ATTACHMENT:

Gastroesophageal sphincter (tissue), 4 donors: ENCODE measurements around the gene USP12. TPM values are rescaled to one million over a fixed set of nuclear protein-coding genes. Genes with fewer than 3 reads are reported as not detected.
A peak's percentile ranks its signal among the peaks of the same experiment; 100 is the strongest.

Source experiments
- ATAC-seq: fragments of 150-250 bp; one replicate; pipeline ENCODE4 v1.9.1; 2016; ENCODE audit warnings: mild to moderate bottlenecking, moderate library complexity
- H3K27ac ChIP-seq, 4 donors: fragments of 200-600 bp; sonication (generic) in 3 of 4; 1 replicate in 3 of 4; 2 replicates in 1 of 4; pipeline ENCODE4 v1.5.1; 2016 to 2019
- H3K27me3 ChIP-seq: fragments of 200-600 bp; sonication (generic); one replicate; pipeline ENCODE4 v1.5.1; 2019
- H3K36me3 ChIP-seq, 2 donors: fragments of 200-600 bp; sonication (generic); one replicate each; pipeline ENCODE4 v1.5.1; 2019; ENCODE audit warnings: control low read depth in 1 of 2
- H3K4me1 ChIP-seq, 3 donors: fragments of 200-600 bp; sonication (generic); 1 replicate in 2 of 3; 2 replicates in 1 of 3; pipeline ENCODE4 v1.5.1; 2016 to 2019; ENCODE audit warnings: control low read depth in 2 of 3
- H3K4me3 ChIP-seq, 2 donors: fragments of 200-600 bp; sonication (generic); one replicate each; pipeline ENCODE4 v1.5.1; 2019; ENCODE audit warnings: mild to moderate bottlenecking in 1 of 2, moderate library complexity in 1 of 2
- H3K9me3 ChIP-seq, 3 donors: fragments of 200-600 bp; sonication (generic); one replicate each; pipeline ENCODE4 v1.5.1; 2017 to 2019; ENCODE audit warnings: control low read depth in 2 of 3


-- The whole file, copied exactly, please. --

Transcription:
Gastroesophageal sphincter (tissue), 4 donors: ENCODE measurements around the gene USP12. TPM values are rescaled to one million over a fixed set of nuclear protein-coding genes. Genes with fewer than 3 reads are reported as not detected.
A peak's percentile ranks its signal among the peaks of the same experiment; 100 is the strongest.

Source experiments
- ATAC-seq: fragments of 150-250 bp; one replicate; pipeline ENCODE4 v1.9.1; 2016; ENCODE audit warnings: mild to moderate bottlenecking, moderate library complexity
- H3K27ac ChIP-seq, 4 donors: fragments of 200-600 bp; sonication (generic) in 3 of 4; 1 replicate in 3 of 4; 2 replicates in 1 of 4; pipeline ENCODE4 v1.5.1; 2016 to 2019
- H3K27me3 ChIP-seq: fragments of 200-600 bp; sonication (generic); one replicate; pipeline ENCODE4 v1.5.1; 2019
- H3K36me3 ChIP-seq, 2 donors: fragments of 200-600 bp; sonication (generic); one replicate each; pipeline ENCODE4 v1.5.1; 2019; ENCODE audit warnings: control low read depth in 1 of 2
- H3K4me1 ChIP-seq, 3 donors: fragments of 200-600 bp; sonication (generic); 1 replicate in 2 of 3; 2 replicates in 1 of 3; pipeline ENCODE4 v1.5.1; 2016 to 2019; ENCODE audit warnings: control low read depth in 2 of 3
- H3K4me3 ChIP-seq, 2 donors: fragments of 200-600 bp; sonication (generic); one replicate each; pipeline ENCODE4 v1.5.1; 2019; ENCODE audit warnings: mild to moderate bottlenecking in 1 of 2, moderate library complexity in 1 of 2
- H3K9me3 ChIP-seq, 3 donors: fragments of 200-600 bp; sonication (generic); one replicate each; pipeline ENCODE4 v1.5.1; 2017 to 2019; ENCODE audit warnings: control low read depth in 2 of 3